Louisiana’s Election Night Winners And Losers

Most of these are obvious, but some might not be…

WINNERS

1. David Vitter. Three years ago this guy was political dead meat. Tonight, he’s one of the strongest Republicans in the Senate. Vitter’s 57-38 blowout of Charlie Melancon tells us three things. First, his DC Madam scandal is over. Done. Melancon’s camp never did get the message that the people of Louisiana heard about it, processed it and decided it was none of their business. You can say we’re permissive of scandal here, and maybe you’re right. But at the end of the day, what the electorate decided was that they’re more interested in what Vitter can do to represent them than what he does in his personal life – or did 10 years ago.

Vitter will also return to a Senate that, while it didn’t flip to the GOP, will be far more heavily populated with ideological cohorts than the one he left for the campaign last month. The Rand Pauls, Pat Toomeys, Mike Lees, Marco Rubios and Ron Johnsons of the world will be much more likely to stand with Vitter than with Lindsey Graham, and as a result Vitter will find himself with more allies come January.

2. Jay Dardenne. Dardenne’s campaign was low-key, despite being blamed for “attacks” on Caroline Fayard. That was a ridiculous charge, as the Republican merely pointed out a few facts about Fayard’s history and background that were not of a personal nature. She’s a lefty, despite what she attempted to cast herself as. Dardenne also did a nice job of generally limiting his campaign to things the Lt. Governor actually does. It’s clear the voters responded positively. Dardenne won a 57-43 race which was several points higher than his people expected.



3. Jeff Landry. For a first-time Congressional candidate, Landry’s 64-36 blowout of Ravi Sangisetty in the 3rd District race was definitely impressive. Landry annihilated Sangisetty in the debates and he outworked the Democrat on the campaign trail, as the parish-by-parish numbers attest:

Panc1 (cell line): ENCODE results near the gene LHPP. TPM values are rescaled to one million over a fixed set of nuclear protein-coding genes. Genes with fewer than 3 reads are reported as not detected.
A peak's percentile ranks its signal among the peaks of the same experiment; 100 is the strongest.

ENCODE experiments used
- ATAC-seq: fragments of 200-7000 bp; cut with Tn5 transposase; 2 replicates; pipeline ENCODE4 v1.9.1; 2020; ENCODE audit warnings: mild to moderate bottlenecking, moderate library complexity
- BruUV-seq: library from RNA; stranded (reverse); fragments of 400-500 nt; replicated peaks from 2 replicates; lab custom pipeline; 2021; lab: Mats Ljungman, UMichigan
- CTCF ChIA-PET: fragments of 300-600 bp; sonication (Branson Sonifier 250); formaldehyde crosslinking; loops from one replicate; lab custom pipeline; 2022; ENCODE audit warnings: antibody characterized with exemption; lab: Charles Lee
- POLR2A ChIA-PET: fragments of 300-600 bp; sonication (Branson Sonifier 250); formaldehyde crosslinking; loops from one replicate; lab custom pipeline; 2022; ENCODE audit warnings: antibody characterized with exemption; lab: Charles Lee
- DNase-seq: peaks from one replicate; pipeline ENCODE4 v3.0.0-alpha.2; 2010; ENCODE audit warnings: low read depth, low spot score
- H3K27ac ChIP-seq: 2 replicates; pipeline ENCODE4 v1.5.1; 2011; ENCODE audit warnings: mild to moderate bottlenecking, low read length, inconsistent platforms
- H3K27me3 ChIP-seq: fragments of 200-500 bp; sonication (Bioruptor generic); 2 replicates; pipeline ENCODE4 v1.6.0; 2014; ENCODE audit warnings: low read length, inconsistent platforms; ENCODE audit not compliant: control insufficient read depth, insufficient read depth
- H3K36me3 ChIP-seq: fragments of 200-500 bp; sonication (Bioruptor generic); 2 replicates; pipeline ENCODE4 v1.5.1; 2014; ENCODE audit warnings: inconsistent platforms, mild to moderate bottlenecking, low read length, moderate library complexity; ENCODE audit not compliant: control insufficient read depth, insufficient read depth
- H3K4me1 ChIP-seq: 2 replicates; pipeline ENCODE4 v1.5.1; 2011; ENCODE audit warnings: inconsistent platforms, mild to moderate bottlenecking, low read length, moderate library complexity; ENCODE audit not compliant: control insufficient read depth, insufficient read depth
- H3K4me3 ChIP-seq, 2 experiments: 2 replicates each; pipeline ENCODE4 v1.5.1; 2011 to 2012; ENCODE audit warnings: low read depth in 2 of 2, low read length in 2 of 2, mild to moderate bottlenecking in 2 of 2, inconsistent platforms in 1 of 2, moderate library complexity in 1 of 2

• Ascension: Landry, 61-39
  • Assumption: Landry, 58-42
  • Iberia: Landry, 71-29
  • Jefferson: Landry, 75-25
  • Lafourche: Landry, 68-32
  • Plaquemines: Landry, 69-31
  • St. Bernard: Landry, 67-33
  • St. Charles: Landry, 64-36
  • St. James: Sangisetty, 55-45
  • St. John: Sangisetty, 56-44
  • St. Martin: Landry, 72-28
  • St. Mary: Landry, 65-35
  • Terrebonne: Landry, 63-37

Sangisetty is from Terrebonne, which should give an indication of how big a win this was. And despite the nastiness of the race, there was an impressive 41 percent turnout in LA-3. The narrative we were sold was that Landry was toxic and a wider electorate would reject him. That narrative was a lie; Landry won huge majorities in 11 of the 13 parishes in the district. He’s got a big future in Louisiana politics, though it’s pretty clear he’s going to have to wade through nasty campaigns every time he gets a race.

4. Cedric Richmond. Richmond’s 65-33 destruction of Joseph Cao was the biggest surprise of the state’s races, though given the size of the margin one wonders if it didn’t reflect an implosion on the part of the Republican incumbent. But Richmond did what he did without getting help from the Democratic Congressional Campaign Committee, which thought about making a buy for him and ultimately opted not to. He clearly benefited from street money Caroline Fayard’s campaign spent in New Orleans.